Will Ted Cruz's Snub Overshadow Mike Pence's Moment at the RNC?

Republican presidential nominee Donald Trump greets vice presidential nominee Mike Pence after Pence spoke during the third day of the Republican National Convention in Cleveland on July 20. Mike Segar/Reuters

As he formally accepted the vice presidential nomination on Wednesday, Mike Pence jokingly told the crowd at the Republican National Convention that Donald Trump chose him for the role because he "was just looking for some balance on the ticket."

The Indiana governor's speech covered the fundamentals of an acceptance address, including his introduction, praise for Trump and critiques of his opponent, presumptive Democratic nominee Hillary Clinton.

But Pence often struck a lighthearted tone in his first major address as a national figure, which seemed to be well received. "For those of you who don't know me, which is most of you," he said to laughter from the crowd, "I grew up on the front row of the American Dream. My grandfather immigrated to this country."

A first-term governor who previously served six terms in Congress, Pence said he never expected to stand onstage as the nominee for vice president. Instead, he had planned to gather with other delegates from his home state.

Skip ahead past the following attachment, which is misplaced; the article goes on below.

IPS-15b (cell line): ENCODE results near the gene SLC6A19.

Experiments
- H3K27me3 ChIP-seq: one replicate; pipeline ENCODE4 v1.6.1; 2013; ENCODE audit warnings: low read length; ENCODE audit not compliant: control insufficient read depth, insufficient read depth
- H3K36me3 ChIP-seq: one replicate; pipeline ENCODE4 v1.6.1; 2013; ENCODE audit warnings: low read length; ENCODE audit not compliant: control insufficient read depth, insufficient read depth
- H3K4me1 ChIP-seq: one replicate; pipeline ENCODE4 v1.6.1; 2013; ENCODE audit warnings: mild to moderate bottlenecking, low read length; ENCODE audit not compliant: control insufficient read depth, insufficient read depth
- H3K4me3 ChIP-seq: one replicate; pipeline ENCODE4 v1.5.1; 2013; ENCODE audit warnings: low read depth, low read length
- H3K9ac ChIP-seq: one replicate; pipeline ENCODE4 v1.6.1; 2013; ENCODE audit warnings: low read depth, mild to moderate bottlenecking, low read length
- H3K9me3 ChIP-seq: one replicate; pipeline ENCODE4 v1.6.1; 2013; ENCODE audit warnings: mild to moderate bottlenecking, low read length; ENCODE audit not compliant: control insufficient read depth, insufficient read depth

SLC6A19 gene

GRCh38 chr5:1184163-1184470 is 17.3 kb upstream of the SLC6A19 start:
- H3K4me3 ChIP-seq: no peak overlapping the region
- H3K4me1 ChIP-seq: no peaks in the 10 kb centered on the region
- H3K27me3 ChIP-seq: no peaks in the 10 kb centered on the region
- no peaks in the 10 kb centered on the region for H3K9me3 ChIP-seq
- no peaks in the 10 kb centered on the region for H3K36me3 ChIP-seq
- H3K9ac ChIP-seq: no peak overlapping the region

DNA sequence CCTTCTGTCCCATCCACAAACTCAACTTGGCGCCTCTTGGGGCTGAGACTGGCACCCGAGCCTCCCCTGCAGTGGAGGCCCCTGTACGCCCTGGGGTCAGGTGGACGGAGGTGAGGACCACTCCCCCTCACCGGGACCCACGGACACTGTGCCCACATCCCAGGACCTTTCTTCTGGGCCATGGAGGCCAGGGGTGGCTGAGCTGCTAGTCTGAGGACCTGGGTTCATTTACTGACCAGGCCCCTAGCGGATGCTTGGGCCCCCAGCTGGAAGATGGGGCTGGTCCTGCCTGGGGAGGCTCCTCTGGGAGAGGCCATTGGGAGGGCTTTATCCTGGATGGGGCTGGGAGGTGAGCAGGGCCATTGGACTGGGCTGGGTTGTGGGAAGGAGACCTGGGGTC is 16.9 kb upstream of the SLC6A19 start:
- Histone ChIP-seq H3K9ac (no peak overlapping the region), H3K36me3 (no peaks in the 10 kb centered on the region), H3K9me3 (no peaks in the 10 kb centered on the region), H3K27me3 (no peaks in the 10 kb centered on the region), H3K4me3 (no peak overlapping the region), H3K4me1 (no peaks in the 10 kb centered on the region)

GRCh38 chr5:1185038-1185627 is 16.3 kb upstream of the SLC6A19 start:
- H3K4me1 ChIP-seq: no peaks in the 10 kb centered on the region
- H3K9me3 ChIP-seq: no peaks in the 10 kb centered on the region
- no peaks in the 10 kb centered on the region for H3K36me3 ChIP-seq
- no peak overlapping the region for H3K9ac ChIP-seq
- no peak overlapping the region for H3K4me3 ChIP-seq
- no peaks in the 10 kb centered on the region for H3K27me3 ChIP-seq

But after speculation intensified, Trump last week chose Pence as his running mate. He unconventionally announced his decision first on Twitter Friday morning, then held a news conference to officially share his decision.

On Wednesday, Trump briefly appeared at the end of Pence's speech. He walked onstage and motioned to give his running mate an air kiss. It was the candidate's third time appearing before the crowd this week—an unusual move, as nominees typically wait until the last day of the convention to address the delegates.

Trump's appearance—and his running mate's speech—came after Texas Senator Ted Cruz shocked and angered many in the crowd by not endorsing the GOP nominee. Instead, Cruz urged the delegates to "vote your conscience" and encouraged them to support candidates "up and down the ticket" who will make their beliefs a reality and preserve the U.S. Constitution.

The crowd promptly booed.